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SCA Weekly Report | September 16 - 20, 2019

Shipbuilders Council of America

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SCA Weekly Report | September 16 - 20, 2019




Register Now for the 2019 SCA Fall Membership Meeting


Registration for the 2019 SCA Fall Membership Meeting is still open. The meeting will take place at the Marriott City Center in Newport News, Virginia. Registration for the SCA meeting is $650 per attendee.



  • Jennifer Boykin, President, Newport News Shipbuilding
  • Mitch Waldman, Executive Vice President of Government and Customer Relations, Huntington Ingalls Industries
  • Bryan Caccavale, Vice President of Strategic Sourcing, Huntington Ingalls Industries
  • Nancy Sopko, Co-Director, Special Initiative on Offshore Wind
  • Laura Morton, Senior Director, American Wind Energy Association (AWEA)
  • Jim Bennett, Chief of the Office of Renewable Energy Programs, BOEM
  • RDML Tom Anderson, Commander Regional Maintenance Center, USN



  • Offshore Wind Energy Panel
  • Newport News Shipbuilding Supplier Panel


A full schedule of events can be found HERE.






DHS Hiring


Deputy Director of Acquisition Programs

View the Job Posting HERE>


AEU LEAD Leadership Development Workshop

Event info:

For those on the front line who want to develop their leadership capabilities, the opportunity or timing has never been better! Join Joe White and Woody Collins of AEU LEAD in St. Louis on October 22 & 23 for a day and a half leadership development workshop. To register or to learn more, click here.


By attending this workshop, you will:

  • Use assessment tools to identify areas of strength and opportunities for targeted leadership development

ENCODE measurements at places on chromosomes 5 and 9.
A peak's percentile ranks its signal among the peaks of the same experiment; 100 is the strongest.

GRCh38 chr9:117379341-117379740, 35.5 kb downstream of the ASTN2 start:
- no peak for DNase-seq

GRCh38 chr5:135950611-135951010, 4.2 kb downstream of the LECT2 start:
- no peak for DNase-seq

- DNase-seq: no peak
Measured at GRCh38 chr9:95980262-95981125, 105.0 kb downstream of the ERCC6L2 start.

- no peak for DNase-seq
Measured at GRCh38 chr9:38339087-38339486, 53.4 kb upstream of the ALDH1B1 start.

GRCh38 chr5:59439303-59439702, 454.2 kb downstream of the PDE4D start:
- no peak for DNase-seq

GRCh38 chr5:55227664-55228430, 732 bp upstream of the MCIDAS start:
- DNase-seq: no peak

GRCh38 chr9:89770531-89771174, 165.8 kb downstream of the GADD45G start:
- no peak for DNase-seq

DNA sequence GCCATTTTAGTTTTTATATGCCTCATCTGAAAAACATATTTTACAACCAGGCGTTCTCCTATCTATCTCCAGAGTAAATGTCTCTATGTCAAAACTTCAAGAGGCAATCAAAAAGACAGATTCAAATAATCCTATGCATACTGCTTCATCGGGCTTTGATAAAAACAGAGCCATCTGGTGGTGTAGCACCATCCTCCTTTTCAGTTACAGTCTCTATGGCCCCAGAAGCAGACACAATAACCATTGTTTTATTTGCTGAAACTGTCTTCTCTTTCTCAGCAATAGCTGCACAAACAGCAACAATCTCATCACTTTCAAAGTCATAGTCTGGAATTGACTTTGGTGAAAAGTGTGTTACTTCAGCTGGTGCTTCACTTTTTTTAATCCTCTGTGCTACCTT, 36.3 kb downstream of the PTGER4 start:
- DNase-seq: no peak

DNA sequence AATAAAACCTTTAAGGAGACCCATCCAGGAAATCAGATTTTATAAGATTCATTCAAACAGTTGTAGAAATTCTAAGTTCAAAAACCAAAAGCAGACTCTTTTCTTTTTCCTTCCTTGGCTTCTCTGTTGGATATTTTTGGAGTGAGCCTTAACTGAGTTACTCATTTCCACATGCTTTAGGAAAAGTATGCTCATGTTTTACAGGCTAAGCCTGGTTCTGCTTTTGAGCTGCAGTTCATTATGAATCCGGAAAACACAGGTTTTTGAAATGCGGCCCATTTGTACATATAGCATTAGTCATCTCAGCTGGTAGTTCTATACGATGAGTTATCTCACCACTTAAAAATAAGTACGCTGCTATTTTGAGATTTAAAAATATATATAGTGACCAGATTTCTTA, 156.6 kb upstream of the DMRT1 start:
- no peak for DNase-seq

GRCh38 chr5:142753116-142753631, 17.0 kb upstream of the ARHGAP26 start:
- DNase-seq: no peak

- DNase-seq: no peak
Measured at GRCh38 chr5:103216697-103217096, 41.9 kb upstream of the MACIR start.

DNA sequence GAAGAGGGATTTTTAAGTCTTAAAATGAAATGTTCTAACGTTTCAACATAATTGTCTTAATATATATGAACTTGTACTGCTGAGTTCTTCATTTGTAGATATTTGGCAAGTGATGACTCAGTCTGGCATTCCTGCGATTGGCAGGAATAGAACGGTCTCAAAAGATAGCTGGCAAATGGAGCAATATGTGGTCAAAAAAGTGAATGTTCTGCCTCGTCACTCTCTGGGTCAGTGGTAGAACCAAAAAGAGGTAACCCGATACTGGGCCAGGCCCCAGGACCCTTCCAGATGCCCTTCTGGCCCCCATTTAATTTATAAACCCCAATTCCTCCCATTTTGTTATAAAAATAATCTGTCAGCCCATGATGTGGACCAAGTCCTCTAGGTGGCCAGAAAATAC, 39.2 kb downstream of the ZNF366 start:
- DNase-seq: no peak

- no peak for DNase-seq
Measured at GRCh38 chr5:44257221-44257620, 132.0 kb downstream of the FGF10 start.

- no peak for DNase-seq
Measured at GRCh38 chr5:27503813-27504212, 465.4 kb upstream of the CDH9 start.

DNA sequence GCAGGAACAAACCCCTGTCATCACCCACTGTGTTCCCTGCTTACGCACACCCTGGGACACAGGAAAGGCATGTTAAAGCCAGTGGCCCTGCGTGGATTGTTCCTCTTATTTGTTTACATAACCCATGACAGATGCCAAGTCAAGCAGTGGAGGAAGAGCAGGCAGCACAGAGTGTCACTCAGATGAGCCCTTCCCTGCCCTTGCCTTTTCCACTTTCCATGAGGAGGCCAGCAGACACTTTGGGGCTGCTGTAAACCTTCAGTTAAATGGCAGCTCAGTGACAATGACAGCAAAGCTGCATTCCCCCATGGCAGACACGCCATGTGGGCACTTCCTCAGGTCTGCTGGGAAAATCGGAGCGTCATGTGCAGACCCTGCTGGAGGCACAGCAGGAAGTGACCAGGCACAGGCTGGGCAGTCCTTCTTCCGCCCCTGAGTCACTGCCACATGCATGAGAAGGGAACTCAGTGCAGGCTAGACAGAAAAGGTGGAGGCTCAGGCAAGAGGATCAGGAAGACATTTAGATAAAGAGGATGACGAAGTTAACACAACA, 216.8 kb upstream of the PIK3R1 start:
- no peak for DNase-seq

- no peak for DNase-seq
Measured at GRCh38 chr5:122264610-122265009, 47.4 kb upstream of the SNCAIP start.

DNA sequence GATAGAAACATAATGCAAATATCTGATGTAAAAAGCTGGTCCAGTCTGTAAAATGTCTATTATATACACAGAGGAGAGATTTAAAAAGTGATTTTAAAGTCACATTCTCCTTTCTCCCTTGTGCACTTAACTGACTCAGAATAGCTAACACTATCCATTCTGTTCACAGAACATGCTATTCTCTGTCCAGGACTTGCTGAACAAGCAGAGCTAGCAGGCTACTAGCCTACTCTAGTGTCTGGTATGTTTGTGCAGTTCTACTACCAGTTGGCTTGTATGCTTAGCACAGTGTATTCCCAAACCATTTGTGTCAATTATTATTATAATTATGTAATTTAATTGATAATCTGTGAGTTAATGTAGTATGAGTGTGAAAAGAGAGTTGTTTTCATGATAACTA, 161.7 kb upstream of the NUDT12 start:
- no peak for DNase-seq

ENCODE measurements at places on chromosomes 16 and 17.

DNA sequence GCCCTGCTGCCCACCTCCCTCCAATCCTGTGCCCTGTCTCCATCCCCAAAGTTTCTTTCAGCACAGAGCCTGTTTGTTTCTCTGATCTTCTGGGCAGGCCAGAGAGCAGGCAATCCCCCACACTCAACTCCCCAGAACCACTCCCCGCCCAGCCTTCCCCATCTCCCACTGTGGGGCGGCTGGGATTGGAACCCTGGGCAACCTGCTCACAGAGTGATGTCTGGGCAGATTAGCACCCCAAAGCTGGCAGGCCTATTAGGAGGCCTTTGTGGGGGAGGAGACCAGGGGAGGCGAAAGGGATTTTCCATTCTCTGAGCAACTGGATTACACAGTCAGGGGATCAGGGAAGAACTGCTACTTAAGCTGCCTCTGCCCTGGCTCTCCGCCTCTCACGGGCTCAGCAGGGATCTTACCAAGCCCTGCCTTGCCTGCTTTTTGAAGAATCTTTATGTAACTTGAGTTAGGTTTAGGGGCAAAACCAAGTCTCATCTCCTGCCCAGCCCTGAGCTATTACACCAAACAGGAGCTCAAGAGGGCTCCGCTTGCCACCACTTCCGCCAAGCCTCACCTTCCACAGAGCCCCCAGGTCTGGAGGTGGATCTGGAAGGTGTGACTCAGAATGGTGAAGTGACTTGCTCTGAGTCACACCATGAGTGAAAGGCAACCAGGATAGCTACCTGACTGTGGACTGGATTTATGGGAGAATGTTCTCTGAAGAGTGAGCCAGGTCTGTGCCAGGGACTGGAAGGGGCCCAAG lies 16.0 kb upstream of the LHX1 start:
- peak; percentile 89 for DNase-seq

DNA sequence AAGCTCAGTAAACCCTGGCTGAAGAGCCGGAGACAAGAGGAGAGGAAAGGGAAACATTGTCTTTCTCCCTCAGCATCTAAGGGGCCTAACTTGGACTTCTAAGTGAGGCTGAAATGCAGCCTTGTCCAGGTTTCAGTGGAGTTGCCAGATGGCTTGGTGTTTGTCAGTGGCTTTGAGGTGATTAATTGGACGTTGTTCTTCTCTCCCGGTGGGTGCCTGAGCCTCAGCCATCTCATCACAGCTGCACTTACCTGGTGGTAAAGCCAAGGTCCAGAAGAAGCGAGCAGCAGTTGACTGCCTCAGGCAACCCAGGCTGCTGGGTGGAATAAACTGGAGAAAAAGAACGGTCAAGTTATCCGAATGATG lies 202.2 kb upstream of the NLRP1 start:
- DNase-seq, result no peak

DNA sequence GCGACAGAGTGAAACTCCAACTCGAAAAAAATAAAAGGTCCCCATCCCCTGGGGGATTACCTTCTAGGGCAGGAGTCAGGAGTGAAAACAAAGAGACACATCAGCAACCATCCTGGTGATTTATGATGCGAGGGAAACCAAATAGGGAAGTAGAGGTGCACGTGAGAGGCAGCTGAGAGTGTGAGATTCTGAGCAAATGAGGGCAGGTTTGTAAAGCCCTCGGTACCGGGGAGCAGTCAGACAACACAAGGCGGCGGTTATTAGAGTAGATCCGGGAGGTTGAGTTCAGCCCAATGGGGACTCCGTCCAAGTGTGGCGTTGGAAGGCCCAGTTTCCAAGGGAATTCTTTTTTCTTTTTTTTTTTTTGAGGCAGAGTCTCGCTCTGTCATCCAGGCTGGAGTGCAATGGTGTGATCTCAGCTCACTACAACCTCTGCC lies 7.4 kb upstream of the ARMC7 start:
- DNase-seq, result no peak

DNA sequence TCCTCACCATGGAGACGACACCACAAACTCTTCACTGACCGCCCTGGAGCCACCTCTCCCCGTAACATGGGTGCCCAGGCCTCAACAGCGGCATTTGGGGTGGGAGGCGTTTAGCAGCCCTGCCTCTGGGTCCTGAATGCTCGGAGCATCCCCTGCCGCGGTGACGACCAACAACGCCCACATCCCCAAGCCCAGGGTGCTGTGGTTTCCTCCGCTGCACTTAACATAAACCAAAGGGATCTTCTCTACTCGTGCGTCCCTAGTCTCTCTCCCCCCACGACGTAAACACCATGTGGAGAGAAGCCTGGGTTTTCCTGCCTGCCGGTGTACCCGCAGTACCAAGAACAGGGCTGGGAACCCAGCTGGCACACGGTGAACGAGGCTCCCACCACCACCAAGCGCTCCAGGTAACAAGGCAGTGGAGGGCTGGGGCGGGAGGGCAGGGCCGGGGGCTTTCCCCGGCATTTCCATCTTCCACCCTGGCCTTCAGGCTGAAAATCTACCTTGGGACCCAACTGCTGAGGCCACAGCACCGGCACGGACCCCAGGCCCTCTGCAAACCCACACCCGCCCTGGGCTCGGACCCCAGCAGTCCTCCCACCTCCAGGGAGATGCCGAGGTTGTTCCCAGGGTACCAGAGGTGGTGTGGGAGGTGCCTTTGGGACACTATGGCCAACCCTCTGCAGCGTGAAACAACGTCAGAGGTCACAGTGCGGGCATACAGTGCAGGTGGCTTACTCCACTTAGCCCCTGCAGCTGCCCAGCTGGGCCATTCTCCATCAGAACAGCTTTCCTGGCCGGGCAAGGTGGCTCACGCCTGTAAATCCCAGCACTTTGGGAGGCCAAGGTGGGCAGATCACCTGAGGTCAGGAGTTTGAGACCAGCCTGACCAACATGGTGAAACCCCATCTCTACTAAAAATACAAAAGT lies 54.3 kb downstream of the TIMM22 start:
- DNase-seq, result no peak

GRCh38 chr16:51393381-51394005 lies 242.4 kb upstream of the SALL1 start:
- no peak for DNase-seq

• Learn six critical skills needed to earn the respect of others as well as to grow and improve employee engagement
  • Develop an individualized action plan for post workshop follow up and completion


Who should attend: front-line supervisors, foreman, crew leads, and middle managers.




House Passes Stopgap Funding Bill

The House passed a short-term spending bill that would fund the government through Nov. 21 and give lawmakers more time to pass full-year appropriations measures for the fiscal year that starts next month. The vote on H.R. 4378 was 301 to 123. The bill would also extend authorizations for several expiring health programs, including Medicaid funding for Puerto Rico and other U.S. territories, and boost funding for the Census Bureau and Secret Service. Lawmakers agreed to a White House request to replenish the Agriculture Department’s Commodity Credit Corporation for payments to farmers affected by retaliatory tariffs. The Senate plans a vote next week.


Defense Spending Hits Wall in Senate

Senate Democrats on Wednesday blocked Republican plans to advance an appropriations package including $693 billion in defense spending for fiscal 2020, all but assuring that lawmakers will have to adopt a short-term budget extension in coming days to avoid a possible government shutdown. The Senate motion to advance the appropriations package failed 51-44. The package needed 60 votes to proceed. The latest budget impasse comes despite Congress reaching a bipartisan, two-year, $2.7 trillion budget deal in July which set funding levels for defense and non-military programs, an agreement many hoped would avoid piecemeal spending plans for fiscal 2020.


Defense leaders have repeatedly pleaded with lawmakers in recent years to finalize the full-year military budget by the start of the new fiscal year (Oct. 1) to prevent disruptions in weapons purchases, new program starts and a host of other Pentagon operations. But Democrats have been reluctant to fund defense on its own in recent years amid fears that it will remove leverage in budget negotiations, allowing Republicans to abandon agreements for increases in non-military spending once the armed forces are taken care of.